We have assessed 11 ancient woodlands, parts of which were due to be affected by preparations to build Britain’s new high speed railway this autumn, during the period of the Oakervee review. Work will now be deferred to Autumn or Winter 2020 on 5 of these sites, and to early 2020 on 6 of the sites. We will also take measures to protect wildlife to ensure they are not affected when work begins in early 2020.
The work affecting 11 ancient woodlands will be deferred as follows:
Five sites to be deferred to Autumn / Winter 2020
- Roughknowles Wood
- North Wood
- Un-named copse off Drayton Lane
- Rookery Wood
- Burnt Firs
Six sites to be deferred to early 2020
In these locations, we will need to carry out measures to protect wildlife. This will involve some localised removal of selected tree branches for essential protected species mitigation works to meet legal requirements ahead of the works in early 2020. However, we will not remove branches from any ‘ancient’ or ‘veteran’ trees within an ancient woodland so as not to affect the integrity of the ancient woodlands.
- Fulfen Wood
- Broadwells Wood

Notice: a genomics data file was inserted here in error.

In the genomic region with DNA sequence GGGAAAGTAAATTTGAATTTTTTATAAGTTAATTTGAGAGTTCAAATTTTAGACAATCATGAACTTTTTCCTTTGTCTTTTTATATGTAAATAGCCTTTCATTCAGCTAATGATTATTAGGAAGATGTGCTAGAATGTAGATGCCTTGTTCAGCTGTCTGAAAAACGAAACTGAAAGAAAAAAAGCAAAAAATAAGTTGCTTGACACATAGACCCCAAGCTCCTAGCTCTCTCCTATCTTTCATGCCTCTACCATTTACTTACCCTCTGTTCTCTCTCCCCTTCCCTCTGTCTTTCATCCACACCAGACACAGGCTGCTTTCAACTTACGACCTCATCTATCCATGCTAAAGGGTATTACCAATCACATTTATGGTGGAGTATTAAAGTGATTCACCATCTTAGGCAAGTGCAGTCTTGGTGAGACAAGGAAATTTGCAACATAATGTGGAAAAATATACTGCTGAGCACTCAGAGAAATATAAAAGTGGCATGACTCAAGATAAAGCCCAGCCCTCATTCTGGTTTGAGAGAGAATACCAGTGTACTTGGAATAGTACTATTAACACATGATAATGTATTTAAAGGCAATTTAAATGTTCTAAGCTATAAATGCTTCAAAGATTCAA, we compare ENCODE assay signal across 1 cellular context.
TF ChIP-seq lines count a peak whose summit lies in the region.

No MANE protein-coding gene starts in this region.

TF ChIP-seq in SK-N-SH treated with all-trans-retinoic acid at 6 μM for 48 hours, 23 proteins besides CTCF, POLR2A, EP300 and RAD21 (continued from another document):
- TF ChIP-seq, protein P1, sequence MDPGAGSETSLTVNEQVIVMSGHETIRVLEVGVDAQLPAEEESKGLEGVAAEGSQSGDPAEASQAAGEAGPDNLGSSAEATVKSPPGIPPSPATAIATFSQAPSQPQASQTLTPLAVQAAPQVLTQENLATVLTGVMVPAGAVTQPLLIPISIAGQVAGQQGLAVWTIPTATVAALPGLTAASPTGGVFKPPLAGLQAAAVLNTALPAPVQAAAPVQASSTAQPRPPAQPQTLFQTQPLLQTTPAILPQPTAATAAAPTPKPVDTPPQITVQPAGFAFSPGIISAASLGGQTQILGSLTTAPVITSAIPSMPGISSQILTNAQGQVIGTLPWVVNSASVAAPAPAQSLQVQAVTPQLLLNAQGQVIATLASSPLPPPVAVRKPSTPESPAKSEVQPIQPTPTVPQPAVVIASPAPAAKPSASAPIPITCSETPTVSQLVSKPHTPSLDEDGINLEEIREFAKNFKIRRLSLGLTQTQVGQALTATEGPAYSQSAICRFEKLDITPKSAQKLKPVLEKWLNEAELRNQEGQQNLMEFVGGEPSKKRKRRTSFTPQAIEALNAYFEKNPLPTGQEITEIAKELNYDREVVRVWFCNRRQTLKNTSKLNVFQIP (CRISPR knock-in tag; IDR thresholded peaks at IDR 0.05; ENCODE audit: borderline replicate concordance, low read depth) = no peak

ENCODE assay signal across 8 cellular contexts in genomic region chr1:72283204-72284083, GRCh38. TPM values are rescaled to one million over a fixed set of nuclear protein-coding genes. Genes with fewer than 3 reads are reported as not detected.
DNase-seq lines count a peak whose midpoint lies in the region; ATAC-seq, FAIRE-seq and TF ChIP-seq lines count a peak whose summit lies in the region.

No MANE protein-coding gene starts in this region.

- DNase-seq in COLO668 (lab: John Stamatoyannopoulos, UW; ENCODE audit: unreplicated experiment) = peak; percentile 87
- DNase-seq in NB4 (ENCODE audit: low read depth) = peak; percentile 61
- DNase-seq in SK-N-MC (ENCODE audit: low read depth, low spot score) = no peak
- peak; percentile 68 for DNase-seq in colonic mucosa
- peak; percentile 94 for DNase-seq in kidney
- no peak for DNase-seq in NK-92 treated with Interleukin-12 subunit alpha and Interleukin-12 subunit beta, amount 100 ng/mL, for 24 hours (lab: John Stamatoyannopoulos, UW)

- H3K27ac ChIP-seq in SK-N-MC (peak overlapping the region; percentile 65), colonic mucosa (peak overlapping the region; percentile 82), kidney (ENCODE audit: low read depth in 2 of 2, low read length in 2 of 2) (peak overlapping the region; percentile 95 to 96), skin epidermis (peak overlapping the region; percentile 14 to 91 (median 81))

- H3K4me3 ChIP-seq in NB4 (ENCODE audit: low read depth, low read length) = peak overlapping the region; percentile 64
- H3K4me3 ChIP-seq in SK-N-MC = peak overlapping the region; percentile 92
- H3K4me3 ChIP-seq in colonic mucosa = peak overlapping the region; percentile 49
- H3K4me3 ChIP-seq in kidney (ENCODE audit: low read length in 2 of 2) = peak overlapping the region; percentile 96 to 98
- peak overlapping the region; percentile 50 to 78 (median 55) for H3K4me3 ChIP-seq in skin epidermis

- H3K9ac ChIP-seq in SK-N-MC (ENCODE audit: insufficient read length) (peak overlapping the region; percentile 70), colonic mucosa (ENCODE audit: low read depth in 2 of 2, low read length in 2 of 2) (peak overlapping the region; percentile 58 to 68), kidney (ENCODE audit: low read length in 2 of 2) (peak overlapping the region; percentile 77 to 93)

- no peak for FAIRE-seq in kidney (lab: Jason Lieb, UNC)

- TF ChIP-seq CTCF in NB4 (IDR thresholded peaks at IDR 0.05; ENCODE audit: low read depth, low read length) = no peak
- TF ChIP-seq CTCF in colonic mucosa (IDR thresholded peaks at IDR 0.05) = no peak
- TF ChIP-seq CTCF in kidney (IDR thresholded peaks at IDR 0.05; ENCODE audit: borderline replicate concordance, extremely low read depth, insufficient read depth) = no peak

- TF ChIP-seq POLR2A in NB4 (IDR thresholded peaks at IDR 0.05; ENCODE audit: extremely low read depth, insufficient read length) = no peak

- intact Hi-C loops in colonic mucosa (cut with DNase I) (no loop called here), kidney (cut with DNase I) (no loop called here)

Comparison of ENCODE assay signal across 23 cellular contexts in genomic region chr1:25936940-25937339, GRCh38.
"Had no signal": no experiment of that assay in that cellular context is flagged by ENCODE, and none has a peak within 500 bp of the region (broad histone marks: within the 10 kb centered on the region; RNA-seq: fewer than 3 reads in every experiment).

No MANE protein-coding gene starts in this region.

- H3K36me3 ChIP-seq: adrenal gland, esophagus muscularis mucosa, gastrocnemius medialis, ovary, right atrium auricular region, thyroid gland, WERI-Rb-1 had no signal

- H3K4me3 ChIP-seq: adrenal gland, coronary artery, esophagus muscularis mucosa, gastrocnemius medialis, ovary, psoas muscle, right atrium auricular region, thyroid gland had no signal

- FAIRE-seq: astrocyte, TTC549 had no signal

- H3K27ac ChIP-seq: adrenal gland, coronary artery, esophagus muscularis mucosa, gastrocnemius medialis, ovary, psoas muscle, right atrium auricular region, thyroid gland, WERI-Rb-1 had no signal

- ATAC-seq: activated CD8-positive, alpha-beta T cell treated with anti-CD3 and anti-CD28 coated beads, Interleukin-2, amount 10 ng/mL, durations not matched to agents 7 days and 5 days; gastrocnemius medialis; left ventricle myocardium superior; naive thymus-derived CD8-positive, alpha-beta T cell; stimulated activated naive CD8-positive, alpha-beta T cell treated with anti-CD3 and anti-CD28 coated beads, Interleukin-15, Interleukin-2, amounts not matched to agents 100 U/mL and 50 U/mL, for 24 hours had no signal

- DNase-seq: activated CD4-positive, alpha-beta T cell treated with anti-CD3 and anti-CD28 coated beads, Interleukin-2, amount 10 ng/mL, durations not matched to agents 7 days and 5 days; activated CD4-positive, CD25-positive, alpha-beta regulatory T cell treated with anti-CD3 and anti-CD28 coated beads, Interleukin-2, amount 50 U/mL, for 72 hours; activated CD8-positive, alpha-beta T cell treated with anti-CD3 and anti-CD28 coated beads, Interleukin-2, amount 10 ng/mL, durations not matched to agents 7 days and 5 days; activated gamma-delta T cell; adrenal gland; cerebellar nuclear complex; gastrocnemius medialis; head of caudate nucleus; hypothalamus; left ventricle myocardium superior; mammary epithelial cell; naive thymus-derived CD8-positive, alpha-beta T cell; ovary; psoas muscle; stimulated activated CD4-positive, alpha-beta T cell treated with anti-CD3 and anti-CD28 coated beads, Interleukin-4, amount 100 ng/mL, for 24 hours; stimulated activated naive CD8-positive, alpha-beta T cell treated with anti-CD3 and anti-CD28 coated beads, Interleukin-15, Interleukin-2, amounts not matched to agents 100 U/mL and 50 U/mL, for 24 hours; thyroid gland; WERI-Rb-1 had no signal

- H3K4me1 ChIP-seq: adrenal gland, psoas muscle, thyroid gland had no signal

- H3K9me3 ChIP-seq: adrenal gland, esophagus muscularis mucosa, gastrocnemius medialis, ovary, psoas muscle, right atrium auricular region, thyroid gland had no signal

- Birches Wood
- Crackley Wood
- Unnamed Woodland south of Ashow Road
- South Cubbington Wood
Other essential preparatory works will continue including low level vegetation clearance, fencing and preparation of site accesses.
Of the 52,000 ancient woodland sites in England, 43 will be affected by HS2’s route between London and Crewe, and over 80% of the total area of these 43 will remain intact and untouched by HS2.
HS2 aims to be one of the most environmentally responsible infrastructure projects ever delivered in the UK. It will be a greener way to travel offering some of the lowest carbon emissions per passenger kilometre, significantly less than cars and domestic air travel.
Seven million new trees and shrubs, including over 40 native species, specific to each location will be planted as part of the HS2 programme. The new native woodlands will cover over 9 square kilometres of land.
Over 33 square kilometres of new and existing wildlife habitat – equating to an area the size of 4,600 football pitches will be created. That’s an increase of around 30% compared to what’s there now.